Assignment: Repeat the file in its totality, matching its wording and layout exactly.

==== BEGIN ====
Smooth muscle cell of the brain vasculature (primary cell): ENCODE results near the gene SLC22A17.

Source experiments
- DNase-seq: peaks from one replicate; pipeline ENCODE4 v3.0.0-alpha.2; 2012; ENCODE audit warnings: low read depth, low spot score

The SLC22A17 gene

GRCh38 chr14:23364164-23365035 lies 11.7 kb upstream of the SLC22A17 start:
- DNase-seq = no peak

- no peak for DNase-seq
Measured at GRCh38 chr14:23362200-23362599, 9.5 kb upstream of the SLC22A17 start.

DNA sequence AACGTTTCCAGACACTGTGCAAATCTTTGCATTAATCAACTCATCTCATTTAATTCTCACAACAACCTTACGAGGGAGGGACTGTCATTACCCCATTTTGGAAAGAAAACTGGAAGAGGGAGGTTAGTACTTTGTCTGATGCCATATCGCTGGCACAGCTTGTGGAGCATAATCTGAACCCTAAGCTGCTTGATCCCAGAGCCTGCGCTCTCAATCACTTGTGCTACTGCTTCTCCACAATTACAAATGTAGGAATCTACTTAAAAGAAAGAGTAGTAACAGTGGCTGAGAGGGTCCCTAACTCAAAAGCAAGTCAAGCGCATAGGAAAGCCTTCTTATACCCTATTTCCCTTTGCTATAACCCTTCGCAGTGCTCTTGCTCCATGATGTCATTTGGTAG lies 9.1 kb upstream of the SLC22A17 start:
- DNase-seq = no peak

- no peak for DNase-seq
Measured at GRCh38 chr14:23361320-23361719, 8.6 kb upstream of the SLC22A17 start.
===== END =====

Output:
Smooth muscle cell of the brain vasculature (primary cell): ENCODE results near the gene SLC22A17.

Source experiments
- DNase-seq: peaks from one replicate; pipeline ENCODE4 v3.0.0-alpha.2; 2012; ENCODE audit warnings: low read depth, low spot score

The SLC22A17 gene

GRCh38 chr14:23364164-23365035 lies 11.7 kb upstream of the SLC22A17 start:
- DNase-seq = no peak

- no peak for DNase-seq
Measured at GRCh38 chr14:23362200-23362599, 9.5 kb upstream of the SLC22A17 start.

DNA sequence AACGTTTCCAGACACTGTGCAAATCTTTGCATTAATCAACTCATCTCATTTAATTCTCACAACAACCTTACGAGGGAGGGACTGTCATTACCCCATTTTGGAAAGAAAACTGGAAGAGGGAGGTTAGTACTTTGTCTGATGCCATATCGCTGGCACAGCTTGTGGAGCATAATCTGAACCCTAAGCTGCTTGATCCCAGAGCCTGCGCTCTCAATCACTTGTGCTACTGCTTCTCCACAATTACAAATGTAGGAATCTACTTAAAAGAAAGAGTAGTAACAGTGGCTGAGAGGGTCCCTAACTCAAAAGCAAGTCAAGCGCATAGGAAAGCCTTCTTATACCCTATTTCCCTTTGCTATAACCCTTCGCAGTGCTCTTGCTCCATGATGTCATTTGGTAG lies 9.1 kb upstream of the SLC22A17 start:
- DNase-seq = no peak

- no peak for DNase-seq
Measured at GRCh38 chr14:23361320-23361719, 8.6 kb upstream of the SLC22A17 start.